by John Owuor
According to a country report presented to the United Nations General Assembly Special Session on HIV/AIDS (UNGASS 2008), Kenya had halved adult HIV prevalence from about 10% in 1997/1998 to about 5% by end of 2006. The decline has been attributed to greater awareness, behaviour change and higher mortality rates, among other factors.
However, the Kenyan government’s data show that the region in which Kisumu is located has an overall HIV prevalence range of between 17 and 28%. A multicentre study in 2001 found an HIV prevalence rate amongst men in the city of around 20%, and 30% for women. Kisumu’s young women (15 to 19 years old) had a prevalence rate of about 20%, compared to about 4% among men of the same age group. According to Kenya’s National AIDS Control Council, young women are five times more likely to contract HIV than men of their age group.
Investigators therefore wished to gain a better understanding of the HIV risk behaviours of young people in this region. This involved an examination of ‘disco matanga’ (disco funerals) and their association with high-risk behaviour .
Because the phenomenon has not been described in existing literature, the researchers wanted to test the hypothesis that high AIDS mortality in Kisumu has led to many funerals which, in turn, because of their attendant risky sexual behaviours, could be causing an increase in HIV prevalence in young women.
The investigators used in-depth interviews to explore the socio-cultural dynamics of sexuality of young people in the city. They recruited 75 young women and 75 young men (aged 15 to 20 years) for the in-depth interviews.
The researchers conducted observational research at locations where young people congregated, such as video halls, shopping malls and funerals. Data collected during observations included activities taking place, sociodemographics of participants and non-verbal behaviours. The study observed six disco funerals amongst the forty-eight observations.
The investigators found that disco funerals were a common occurrence in the study areas and that young people regarded them as a cheap form of entertainment, as well as an opportunity to meet partners for sexual intercourse.
Furthermore, the investigators noted that there was often an intense atmosphere at these events; songs played at them often had overt sexual references and dancing was highly sexualised. Little parental supervision was evident, and the investigators observed that the events were being used as occasions to seek sex.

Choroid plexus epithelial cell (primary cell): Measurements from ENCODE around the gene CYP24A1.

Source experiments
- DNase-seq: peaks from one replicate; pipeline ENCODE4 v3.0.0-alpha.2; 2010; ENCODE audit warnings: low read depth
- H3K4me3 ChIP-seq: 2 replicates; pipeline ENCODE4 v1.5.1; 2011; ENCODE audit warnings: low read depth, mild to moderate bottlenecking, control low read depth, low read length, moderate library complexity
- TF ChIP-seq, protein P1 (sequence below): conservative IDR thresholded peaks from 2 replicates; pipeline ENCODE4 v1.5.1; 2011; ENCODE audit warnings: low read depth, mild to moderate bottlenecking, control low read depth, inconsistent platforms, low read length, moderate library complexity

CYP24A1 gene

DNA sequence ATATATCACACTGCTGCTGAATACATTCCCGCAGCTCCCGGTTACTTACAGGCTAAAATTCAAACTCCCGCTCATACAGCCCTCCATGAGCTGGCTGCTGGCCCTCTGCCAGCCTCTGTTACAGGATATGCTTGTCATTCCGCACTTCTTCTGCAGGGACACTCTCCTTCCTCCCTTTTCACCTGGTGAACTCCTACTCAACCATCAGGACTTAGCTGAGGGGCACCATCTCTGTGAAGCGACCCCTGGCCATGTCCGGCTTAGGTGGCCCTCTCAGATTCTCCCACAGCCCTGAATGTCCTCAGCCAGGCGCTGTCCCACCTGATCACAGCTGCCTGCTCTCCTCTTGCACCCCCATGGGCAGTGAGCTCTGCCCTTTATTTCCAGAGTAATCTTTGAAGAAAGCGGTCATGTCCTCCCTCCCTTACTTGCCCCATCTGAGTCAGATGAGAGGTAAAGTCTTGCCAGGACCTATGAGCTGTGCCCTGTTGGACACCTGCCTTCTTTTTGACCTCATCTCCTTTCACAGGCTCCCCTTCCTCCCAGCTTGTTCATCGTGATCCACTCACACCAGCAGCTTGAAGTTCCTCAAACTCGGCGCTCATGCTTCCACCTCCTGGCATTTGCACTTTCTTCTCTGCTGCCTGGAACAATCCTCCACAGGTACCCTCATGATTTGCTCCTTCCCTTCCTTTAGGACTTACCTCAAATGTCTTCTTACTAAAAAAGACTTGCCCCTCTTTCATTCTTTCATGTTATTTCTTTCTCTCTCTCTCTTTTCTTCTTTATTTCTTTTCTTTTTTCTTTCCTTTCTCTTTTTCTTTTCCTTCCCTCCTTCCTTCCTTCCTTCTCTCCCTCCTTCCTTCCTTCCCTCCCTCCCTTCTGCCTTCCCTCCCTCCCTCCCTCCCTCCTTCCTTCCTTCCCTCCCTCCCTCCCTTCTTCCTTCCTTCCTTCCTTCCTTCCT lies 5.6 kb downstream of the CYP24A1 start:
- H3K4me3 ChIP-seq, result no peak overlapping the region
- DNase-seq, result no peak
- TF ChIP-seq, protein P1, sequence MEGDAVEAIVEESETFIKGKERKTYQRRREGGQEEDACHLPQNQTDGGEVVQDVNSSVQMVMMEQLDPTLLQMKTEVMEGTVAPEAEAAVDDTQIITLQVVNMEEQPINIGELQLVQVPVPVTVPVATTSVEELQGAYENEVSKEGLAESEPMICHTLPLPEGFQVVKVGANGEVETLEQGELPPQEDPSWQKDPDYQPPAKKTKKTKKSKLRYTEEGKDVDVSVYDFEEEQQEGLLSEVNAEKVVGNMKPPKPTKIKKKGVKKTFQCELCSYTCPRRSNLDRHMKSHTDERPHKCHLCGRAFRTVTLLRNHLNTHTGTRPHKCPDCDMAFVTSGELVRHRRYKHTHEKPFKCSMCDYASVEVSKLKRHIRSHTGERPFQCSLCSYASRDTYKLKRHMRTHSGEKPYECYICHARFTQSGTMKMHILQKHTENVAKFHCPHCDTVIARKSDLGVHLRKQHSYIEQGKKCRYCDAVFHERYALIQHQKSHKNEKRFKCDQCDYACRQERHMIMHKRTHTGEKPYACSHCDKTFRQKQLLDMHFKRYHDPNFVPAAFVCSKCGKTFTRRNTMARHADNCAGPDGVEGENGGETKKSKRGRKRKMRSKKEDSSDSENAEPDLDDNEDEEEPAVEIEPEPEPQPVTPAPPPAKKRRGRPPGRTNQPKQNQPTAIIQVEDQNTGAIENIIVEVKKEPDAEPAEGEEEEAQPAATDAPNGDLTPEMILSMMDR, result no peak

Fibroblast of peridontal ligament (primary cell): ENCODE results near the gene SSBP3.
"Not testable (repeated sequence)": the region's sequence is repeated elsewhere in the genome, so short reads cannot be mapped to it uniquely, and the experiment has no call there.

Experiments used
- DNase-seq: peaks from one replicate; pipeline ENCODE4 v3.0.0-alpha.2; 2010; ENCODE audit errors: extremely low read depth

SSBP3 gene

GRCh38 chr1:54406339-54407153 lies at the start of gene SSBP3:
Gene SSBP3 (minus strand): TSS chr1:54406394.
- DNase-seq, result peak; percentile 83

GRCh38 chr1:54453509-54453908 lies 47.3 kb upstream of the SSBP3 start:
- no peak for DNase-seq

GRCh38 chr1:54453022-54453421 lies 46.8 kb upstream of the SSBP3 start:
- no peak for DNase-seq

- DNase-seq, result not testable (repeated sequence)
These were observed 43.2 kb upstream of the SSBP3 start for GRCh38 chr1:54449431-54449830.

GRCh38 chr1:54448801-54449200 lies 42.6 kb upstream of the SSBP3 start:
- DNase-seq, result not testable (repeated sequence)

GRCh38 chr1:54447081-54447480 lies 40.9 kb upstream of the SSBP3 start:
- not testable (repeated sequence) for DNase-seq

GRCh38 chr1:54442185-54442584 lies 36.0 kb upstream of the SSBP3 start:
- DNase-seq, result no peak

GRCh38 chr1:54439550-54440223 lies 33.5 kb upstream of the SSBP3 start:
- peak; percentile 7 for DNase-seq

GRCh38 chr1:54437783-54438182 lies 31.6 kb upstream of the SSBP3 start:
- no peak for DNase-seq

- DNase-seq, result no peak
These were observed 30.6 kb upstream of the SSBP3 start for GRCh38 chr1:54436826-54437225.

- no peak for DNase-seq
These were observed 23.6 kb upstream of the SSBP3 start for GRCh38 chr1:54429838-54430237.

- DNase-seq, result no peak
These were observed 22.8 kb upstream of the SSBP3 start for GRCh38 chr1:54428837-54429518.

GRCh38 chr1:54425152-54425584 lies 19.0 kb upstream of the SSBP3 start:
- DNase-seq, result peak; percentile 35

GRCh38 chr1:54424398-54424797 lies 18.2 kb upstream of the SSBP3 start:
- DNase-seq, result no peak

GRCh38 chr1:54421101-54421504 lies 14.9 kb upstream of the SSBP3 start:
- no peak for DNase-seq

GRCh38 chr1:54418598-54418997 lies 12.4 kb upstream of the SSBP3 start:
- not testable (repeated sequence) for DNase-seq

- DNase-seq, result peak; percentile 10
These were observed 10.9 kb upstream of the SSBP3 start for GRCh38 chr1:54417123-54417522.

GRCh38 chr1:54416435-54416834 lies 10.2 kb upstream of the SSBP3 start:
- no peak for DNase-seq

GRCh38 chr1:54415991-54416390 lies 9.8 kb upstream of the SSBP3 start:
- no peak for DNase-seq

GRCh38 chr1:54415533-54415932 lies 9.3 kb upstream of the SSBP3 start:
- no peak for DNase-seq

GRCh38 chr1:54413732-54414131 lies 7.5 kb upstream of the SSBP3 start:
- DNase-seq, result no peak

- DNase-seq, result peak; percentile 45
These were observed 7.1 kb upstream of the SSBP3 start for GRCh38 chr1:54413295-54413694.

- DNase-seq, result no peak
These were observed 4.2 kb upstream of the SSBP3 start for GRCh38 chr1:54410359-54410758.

Boys often refused to use condoms, providing excuses such as a lack of time or not knowing how to use them.
There was also evidence of sexual coercion, with girls and young women occasionally forced to have sex or even gang raped. Transactional sex was also in evidence. Some of the boys gave the girls money or bought ‘gifts’ such as drinks or chips in exchange for sex. DJs also auctioned dances with girls. The opportunity for the ‘highest bidder’ to have the girl to themselves led to sexual activity, whether consensual or otherwise.
Lastly, the researchers found that disco funerals provided opportunity for alcohol and drug abuse by the youth. This led to violence, sexual coercion and lack of self control –all of which increased the risk of HIV incidence.
Although the investigators believe that their study has helped to explore a previously unstudied aspect of HIV risk, they note that the sample size was small and caution that the results may not be capable of being generalised to other settings.
Nevertheless, they conclude that disco funerals might be one risk factor for the high HIV prevalence among young people in Kisumu. They recommended a call for interventions to reduce the HIV risk behaviours revealed by their study and for further research to see if their findings can be applied to other settings.